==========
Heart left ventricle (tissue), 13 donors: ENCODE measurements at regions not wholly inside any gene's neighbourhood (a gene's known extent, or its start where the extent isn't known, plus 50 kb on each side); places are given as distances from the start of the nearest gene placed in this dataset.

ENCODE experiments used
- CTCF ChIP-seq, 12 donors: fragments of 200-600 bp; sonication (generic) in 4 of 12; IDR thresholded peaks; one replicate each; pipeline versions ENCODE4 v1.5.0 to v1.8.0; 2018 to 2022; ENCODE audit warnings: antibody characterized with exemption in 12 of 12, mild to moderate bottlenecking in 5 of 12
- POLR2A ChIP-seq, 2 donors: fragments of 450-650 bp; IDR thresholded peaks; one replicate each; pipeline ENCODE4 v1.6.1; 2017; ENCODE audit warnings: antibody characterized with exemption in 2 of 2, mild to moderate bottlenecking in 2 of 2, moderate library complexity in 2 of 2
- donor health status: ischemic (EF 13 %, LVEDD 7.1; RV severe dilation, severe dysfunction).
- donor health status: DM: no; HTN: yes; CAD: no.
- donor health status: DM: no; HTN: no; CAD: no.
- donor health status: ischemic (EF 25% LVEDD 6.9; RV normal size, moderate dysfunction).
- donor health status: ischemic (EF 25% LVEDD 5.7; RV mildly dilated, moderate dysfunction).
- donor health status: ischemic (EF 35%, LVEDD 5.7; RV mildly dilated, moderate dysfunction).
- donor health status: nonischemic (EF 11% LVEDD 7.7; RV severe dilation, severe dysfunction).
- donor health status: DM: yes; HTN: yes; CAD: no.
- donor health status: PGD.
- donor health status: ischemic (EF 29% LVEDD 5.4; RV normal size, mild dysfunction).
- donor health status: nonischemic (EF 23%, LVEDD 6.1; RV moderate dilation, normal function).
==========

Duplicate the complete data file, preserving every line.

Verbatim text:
Heart left ventricle (tissue), 13 donors: ENCODE measurements at regions not wholly inside any gene's neighbourhood (a gene's known extent, or its start where the extent isn't known, plus 50 kb on each side); places are given as distances from the start of the nearest gene placed in this dataset.

ENCODE experiments used
- CTCF ChIP-seq, 12 donors: fragments of 200-600 bp; sonication (generic) in 4 of 12; IDR thresholded peaks; one replicate each; pipeline versions ENCODE4 v1.5.0 to v1.8.0; 2018 to 2022; ENCODE audit warnings: antibody characterized with exemption in 12 of 12, mild to moderate bottlenecking in 5 of 12
- POLR2A ChIP-seq, 2 donors: fragments of 450-650 bp; IDR thresholded peaks; one replicate each; pipeline ENCODE4 v1.6.1; 2017; ENCODE audit warnings: antibody characterized with exemption in 2 of 2, mild to moderate bottlenecking in 2 of 2, moderate library complexity in 2 of 2
- donor health status: ischemic (EF 13 %, LVEDD 7.1; RV severe dilation, severe dysfunction).
- donor health status: DM: no; HTN: yes; CAD: no.
- donor health status: DM: no; HTN: no; CAD: no.
- donor health status: ischemic (EF 25% LVEDD 6.9; RV normal size, moderate dysfunction).
- donor health status: ischemic (EF 25% LVEDD 5.7; RV mildly dilated, moderate dysfunction).
- donor health status: ischemic (EF 35%, LVEDD 5.7; RV mildly dilated, moderate dysfunction).
- donor health status: nonischemic (EF 11% LVEDD 7.7; RV severe dilation, severe dysfunction).
- donor health status: DM: yes; HTN: yes; CAD: no.
- donor health status: PGD.
- donor health status: ischemic (EF 29% LVEDD 5.4; RV normal size, mild dysfunction).
- donor health status: nonischemic (EF 23%, LVEDD 6.1; RV moderate dilation, normal function).